In the original form of classical mechanics developed by Isaac Newton, the dynamics of objects was modeled primarily by making a large simplification: treating objects as point particles with no spatial extent. This is a viable assumption for modeling many systems such as the dynamics of planetary bodies. However, when attempting to understand the rotational and translational motion of objects of size comparable to the distances of their movements, the point particle model fails. In cases where the relative configuration of an object’s makeup is fixed, that object is called a rigid body and the mechanics governing it’s motion are called rigid body dynamics.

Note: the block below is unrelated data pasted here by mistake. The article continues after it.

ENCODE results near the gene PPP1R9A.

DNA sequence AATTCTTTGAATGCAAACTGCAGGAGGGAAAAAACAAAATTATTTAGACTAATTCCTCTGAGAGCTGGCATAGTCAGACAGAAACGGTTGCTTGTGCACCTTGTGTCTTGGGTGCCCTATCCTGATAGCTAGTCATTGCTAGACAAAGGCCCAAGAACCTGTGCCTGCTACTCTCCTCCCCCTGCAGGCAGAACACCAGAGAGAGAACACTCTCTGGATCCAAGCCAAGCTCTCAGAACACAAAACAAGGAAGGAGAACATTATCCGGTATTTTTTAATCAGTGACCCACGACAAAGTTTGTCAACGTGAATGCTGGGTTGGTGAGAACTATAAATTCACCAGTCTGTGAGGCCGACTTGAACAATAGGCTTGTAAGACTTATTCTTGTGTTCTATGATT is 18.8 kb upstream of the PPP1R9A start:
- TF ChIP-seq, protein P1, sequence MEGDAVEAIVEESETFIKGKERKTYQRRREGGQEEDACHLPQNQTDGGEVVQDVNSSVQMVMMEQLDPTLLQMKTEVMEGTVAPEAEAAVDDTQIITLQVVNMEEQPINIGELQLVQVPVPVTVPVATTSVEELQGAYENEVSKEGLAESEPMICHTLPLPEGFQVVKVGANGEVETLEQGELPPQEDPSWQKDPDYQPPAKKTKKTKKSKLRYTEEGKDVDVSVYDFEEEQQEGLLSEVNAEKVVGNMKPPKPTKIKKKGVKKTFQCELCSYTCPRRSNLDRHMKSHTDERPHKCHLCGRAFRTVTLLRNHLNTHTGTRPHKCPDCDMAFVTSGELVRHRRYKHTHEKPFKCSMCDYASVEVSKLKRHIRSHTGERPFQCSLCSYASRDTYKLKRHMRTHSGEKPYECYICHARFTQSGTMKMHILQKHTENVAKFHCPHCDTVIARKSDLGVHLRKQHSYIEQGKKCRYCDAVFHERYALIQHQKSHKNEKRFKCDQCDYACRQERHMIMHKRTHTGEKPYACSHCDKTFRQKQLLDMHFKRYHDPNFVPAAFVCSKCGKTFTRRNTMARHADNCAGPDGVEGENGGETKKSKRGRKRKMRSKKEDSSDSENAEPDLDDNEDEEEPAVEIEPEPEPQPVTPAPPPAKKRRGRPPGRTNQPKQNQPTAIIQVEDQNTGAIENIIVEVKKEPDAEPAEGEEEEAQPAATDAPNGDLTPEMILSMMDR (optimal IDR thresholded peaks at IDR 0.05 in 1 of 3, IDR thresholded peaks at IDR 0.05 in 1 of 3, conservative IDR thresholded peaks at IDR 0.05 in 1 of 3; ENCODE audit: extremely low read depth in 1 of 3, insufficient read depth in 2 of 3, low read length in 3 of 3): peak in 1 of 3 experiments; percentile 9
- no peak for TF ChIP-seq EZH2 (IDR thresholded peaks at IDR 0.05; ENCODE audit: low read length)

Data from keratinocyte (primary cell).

A rigid body has a fixed internal configuration of particles, continuously distributed. A rigid body has six degrees of freedom: three dimensions of translation and three angles of rotation. The complete orientation of a rigid body can be specified by those six numbers. A number of issues need to be addressed in order to model the motion of extended objects, in describing the angular orientation of the body, choosing a convenient reference frame, and modeling the object’s moment of inertia in three dimensions. Some of the basic techniques for addressing these issues are discussed here.